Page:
• The Artists' Attic

Artists' Attic Presents: "Cross Pollination" by Lora Gill

Lora Gill is an artist and librarian who lives in Bowling Green, Kentucky. She was born at Ft. Knox and was raised in Germany and Radcliff, Kentucky. She interrupted her studies at the University of Kentucky to join the Army and then returned to Kentucky to get her master’s degree in Library and Information Science. During her time as a grad student, she worked in the Special Collections Department of UK’s library, where she was exposed to some of the original plates of Audubon’s Birds of America. From here a deeper appreciation of the avian world combined with her desire to explore the nature of human femininity led her to create her Featherbrain series.

Lora is a self-taught artist who has been creating works for the past twenty years. She has been a part of two of Lexington’s public art projects, the Dynamic Doors and the Book Benches. Her bench is currently on display in front of the University Press of Kentucky. She has shown her artwork in various venues and is continuing to grow and expand her Featherbrain series. She works primarily with acrylics, but also enjoys illustration and mixed media.

Being a librarian and an artist allows Lora the joy of indulging her creative mind in multiple settings. She hopes her artwork can convey the interwoven beautiful simplicity and deep complexity of femininity while emphasizing a hopeful vision of life as represented by the avian friends that embrace her canvas.


Our most elemental connection to the concept of beauty is found in the natural world. It’s a nearly visceral connection; one I believe finds its highest form in the feminine. The feminine is the object of desire, and by its very essence, desire can stray into domination or control. In doing so, it threatens to damage the very thing by which it is so captivated. This is a story, at least in human terms, as old as humanity itself.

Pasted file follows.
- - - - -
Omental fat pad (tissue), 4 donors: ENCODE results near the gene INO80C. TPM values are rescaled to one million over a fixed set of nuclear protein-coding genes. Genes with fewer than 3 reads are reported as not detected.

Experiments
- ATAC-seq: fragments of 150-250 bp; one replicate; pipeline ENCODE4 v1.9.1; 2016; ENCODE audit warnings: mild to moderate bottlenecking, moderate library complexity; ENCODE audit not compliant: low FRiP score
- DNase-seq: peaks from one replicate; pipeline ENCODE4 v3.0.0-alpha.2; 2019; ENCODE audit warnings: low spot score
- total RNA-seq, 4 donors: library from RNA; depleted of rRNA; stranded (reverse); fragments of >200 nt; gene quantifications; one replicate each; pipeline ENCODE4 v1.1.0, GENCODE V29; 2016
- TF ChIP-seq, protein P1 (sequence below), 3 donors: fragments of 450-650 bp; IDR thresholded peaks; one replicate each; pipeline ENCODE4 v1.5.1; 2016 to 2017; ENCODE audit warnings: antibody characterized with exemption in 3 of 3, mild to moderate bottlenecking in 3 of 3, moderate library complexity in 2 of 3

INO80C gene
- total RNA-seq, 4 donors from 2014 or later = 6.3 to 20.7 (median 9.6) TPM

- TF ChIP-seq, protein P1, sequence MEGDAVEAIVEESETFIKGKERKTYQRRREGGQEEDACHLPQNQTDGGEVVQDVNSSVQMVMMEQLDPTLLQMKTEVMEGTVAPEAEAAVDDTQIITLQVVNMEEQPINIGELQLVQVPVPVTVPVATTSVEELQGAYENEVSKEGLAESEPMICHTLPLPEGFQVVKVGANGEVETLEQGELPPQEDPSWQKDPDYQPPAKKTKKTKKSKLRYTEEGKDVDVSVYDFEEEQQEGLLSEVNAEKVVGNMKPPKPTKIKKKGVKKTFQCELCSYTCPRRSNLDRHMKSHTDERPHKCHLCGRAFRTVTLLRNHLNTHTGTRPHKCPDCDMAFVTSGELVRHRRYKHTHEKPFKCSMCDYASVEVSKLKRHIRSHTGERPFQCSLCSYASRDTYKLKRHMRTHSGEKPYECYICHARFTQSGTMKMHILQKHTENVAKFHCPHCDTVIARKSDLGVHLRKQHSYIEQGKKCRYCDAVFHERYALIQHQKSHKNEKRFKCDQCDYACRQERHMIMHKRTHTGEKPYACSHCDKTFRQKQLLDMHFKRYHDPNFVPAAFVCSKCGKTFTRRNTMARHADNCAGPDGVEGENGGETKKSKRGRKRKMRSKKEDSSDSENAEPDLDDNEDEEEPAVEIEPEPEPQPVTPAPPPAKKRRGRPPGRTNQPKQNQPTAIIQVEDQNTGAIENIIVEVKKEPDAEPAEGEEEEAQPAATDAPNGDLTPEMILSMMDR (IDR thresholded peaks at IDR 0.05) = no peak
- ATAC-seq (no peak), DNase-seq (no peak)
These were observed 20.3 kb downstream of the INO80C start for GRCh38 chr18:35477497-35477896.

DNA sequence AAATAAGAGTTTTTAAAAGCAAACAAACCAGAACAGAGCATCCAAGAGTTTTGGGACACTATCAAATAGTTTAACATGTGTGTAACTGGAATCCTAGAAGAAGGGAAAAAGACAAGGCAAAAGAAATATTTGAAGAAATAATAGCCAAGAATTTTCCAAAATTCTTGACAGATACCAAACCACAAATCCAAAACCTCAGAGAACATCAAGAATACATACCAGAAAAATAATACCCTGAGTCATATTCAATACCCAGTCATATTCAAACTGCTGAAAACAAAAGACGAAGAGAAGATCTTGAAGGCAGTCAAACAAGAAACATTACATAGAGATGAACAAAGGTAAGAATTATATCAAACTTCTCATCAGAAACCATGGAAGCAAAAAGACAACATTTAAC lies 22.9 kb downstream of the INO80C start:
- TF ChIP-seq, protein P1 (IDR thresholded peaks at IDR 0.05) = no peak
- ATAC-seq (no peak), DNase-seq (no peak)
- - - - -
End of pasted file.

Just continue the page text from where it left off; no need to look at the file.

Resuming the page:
The ability to appreciate beauty, particularly the beauty of a creature, and yet allow it the freedom to grow or change in ways that might seem heartbreaking or even tragic is perhaps one of the most difficult disciplines for us to cultivate.

We often tend to associate beauty with innocence, and as innocence is invariably shed, it can seem that we are also observing a corresponding degradation of inherent beauty. This does not have to be the case. Beauty can just as well come from growth, from trial, from wisdom and the necessary strength to persevere. Beauty if not found in stagnation, but in survival, in how we align ourselves with our ever changing world.

I want the viewer of my art to ask themselves what is the dominate part of each painting - is it the avian, the feminine, or the botanical. And then, I want them to consider the possibility that all of these elements are indispensable, each displaying a different, yet integrated facet of beauty and strength.

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